• FCoE and Server VirtualizationFCoE and Server VirtualizationFibre Channel over Ethernet is an optional storage network interconnectfor both conventional and virtualized server environments. As a meansto encapsulate Fibre Channel frames in Ethernet, FCoE enables a simpli-fied cabling solution for reducing the number of network and storageinterfaces per server attachment. The combined network and storageconnection is now provided by a converged network adapter (CNA), asshown in Figure 16. FC traffic FCoE and FC traffic Ethernet Ethernet traffic Ethernet trafficFigure 16. FCoE simplifies the server cable plant by reducing the num-ber of network interfaces required for client, peer-to-peer, and storageaccess.Given the more rigorous requirements for storage data handling andperformance, FCoE is not intended to run on conventional Ethernet net-works. In order to replicate the low latency, deterministic delivery, andhigh performance of traditional Fibre Channel, FCoE is best supportedon a new, hardened form of Ethernet known as Converged EnhancedEthernet (CEE), or Data Center Bridging (DCB), at 10 Gbps. Without theenhancements of DCB, standard Ethernet is too unreliable to supporthigh-performance block storage transactions. Unlike conventional Ether-net, DCB provides much more robust congestion management and high-availability features characteristic of data center Fibre Channel.DCB replicates Fibre Channels buffer-to-buffer credit flow control func-tionality via priority-based flow control (PFC) using 802.1Qbb pauseframes. Instead of buffer credits, pause quanta are used to restrict traf-fic for a given period to relieve network congestion and avoid droppedframes. To accommodate the larger payload of Fibre Channel frames,DCB-enabled switches must also support jumbo frames so that entireFibre Channel frames can be encapsulated in each Ethernet transmis-sion. Other standards initiatives such as TRILL (TransparentInterconnect for Lot of Links) are being developed to enable multiplepathing through DCB-switched infrastructures.The New Data Center 31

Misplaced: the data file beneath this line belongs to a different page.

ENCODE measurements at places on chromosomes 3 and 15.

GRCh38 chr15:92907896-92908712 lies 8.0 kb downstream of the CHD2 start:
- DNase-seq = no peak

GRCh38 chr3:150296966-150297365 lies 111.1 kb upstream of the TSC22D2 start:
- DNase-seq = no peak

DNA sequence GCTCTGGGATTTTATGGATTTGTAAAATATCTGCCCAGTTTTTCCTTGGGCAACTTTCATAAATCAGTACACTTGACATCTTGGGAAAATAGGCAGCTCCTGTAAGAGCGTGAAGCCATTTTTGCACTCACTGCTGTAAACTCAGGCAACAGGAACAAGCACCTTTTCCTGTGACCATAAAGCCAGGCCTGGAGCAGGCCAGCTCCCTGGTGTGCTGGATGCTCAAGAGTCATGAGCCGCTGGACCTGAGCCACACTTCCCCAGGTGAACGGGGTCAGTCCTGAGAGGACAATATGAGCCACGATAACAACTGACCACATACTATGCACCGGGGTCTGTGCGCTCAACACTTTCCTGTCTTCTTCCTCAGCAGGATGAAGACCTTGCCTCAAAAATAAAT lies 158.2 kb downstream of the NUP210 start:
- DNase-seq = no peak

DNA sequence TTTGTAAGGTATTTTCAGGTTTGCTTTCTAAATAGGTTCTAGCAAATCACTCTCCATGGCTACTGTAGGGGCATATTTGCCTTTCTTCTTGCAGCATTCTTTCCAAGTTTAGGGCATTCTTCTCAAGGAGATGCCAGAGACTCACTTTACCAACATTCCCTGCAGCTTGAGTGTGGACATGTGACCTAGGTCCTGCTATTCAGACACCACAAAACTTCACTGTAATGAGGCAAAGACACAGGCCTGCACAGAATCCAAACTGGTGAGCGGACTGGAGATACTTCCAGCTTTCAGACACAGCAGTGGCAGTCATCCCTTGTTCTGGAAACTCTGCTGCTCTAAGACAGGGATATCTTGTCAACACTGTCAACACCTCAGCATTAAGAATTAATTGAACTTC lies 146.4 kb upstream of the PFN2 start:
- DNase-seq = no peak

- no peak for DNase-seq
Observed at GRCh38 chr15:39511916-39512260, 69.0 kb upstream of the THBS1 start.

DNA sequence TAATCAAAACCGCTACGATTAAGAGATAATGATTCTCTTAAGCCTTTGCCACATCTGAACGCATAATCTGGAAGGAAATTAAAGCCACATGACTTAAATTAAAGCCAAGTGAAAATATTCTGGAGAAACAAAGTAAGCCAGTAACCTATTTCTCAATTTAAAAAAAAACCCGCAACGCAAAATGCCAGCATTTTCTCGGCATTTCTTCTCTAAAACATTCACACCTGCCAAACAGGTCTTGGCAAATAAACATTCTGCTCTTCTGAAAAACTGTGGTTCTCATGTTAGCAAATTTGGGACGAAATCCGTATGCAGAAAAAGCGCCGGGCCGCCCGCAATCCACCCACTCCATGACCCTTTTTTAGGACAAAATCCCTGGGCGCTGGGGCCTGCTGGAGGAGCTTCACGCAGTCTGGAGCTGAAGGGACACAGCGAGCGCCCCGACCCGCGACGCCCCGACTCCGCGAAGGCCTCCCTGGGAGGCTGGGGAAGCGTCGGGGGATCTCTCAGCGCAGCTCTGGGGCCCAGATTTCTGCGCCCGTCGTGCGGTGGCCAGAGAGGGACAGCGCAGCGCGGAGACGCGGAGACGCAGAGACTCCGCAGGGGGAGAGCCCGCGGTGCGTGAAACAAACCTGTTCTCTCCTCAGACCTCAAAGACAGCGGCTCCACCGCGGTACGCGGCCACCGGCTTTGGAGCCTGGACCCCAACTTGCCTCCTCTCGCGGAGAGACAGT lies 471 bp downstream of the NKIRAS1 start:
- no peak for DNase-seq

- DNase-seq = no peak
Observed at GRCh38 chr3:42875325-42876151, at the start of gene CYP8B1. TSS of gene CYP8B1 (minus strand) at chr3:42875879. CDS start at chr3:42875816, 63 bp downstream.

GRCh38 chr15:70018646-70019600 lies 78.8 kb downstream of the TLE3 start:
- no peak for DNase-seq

• Chapter 3: Doing More with LessFCoE is not a replacement for conventional Fibre Channel but is anextension of Fibre Channel over a different link layer transport. Enablingan enhanced Ethernet to carry both Fibre Channel storage data as wellas other data types, for example, file data, Remote Direct MemoryAccess (RDMA), LAN traffic, and VoIP, allows customers to simplifyserver connectivity and still retain the performance and reliabilityrequired for storage transactions. Instead of provisioning a server withdual-redundant Ethernet and Fibre Channel ports (a total of four ports),servers can be configured with two DCB-enabled 10 Gigabit Ethernet(GbE) ports. For blade server installations, in particular, this reduction inthe number of interfaces greatly simplifies deployment and ongoingmanagement of the cable plant.The FCoE initiative has been developed in the ANSI T11 Technical Com-mittee, which deals with FC-specific issues and is included in a newFibre Channel Backbone Generation 5 (FC-BB-5) specification. BecauseFCoE takes advantage of further enhancements to Ethernet, close col-laboration has been required between ANSI T11 and the Institute ofElectrical and Electronics Engineers (IEEE), which governs Ethernet andthe new DCB standards.Storage access is provided by an FCoE-capable blade in a director chas-sis (end of row) or by a dedicated FCoE switch (top of rack), as shown inFigure 17. FCoE switch IP LAN FC SAN Servers with CNAsFigure 17. An FCoE top-of-rack solution provides both DCB and FibreChannel ports and provides protocol conversion to the data centerSAN.32 The New Data Center